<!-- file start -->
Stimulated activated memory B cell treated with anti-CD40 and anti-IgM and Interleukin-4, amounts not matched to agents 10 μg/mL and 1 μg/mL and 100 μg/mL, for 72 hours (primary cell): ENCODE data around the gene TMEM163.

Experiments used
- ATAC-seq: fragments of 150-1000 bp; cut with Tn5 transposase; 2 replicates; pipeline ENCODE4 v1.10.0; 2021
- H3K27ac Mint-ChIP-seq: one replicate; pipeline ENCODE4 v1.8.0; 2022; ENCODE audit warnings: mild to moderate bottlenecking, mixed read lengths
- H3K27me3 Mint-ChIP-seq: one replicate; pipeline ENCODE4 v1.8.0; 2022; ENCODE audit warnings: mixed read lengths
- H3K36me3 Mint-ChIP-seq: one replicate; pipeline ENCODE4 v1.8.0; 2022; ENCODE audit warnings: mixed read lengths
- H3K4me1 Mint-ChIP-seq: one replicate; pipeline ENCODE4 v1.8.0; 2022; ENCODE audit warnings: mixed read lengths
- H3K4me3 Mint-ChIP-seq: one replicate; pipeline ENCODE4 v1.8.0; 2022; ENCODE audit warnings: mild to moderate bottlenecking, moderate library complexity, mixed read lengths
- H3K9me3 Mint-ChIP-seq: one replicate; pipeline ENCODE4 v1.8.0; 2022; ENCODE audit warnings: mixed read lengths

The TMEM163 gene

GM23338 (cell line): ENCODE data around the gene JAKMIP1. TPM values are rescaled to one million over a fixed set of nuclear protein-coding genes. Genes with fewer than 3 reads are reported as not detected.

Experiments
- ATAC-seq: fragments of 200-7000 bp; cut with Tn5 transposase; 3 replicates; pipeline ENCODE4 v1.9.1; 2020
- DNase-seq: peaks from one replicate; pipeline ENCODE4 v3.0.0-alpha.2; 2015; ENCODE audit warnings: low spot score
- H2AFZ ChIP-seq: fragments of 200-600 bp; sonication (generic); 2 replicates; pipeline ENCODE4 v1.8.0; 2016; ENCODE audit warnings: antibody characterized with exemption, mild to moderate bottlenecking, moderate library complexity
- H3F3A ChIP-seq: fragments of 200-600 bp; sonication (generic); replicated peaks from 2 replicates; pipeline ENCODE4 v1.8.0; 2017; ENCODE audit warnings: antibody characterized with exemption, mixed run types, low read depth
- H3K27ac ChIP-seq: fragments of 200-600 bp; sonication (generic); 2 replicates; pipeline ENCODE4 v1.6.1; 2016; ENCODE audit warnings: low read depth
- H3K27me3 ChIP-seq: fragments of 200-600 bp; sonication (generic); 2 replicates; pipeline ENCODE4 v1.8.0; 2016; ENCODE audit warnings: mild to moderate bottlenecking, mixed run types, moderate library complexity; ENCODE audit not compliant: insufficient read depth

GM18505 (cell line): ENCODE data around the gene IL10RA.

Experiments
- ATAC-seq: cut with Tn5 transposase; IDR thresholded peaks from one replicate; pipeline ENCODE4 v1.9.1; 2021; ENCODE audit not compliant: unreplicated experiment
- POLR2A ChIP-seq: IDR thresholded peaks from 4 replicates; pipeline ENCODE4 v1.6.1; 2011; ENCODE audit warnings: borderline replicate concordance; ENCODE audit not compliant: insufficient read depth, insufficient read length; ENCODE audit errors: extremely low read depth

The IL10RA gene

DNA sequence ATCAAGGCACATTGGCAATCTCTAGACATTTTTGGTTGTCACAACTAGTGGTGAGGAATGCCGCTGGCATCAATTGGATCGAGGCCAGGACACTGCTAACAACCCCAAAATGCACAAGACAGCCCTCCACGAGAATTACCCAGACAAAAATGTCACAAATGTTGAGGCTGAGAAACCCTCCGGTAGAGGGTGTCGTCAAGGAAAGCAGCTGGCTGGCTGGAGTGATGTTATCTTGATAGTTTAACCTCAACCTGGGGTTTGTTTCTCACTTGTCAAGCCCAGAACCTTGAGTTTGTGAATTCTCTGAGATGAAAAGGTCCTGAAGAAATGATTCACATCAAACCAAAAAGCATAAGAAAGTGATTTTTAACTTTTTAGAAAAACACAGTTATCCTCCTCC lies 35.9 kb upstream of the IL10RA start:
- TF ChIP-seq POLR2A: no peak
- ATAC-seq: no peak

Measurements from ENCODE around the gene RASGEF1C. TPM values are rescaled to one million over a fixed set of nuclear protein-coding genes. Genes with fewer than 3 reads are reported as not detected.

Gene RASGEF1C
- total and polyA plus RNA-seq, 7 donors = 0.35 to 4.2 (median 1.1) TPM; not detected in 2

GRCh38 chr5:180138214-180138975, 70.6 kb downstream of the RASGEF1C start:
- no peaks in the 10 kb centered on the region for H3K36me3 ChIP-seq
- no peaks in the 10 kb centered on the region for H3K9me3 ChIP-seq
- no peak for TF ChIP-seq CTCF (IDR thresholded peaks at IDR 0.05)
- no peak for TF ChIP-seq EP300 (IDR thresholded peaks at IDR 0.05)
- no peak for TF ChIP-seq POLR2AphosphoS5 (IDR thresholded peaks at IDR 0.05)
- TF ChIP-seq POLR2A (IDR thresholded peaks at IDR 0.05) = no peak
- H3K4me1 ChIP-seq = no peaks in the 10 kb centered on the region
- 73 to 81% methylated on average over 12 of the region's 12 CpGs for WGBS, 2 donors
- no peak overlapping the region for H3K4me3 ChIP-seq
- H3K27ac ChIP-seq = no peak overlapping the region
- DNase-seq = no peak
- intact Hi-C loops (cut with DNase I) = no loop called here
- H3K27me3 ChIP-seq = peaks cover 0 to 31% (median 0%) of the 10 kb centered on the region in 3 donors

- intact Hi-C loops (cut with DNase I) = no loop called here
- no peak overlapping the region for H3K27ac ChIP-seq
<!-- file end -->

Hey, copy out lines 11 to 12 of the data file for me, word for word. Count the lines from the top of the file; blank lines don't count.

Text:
GM23338 (cell line): ENCODE data around the gene JAKMIP1. TPM values are rescaled to one million over a fixed set of nuclear protein-coding genes. Genes with fewer than 3 reads are reported as not detected.

Experiments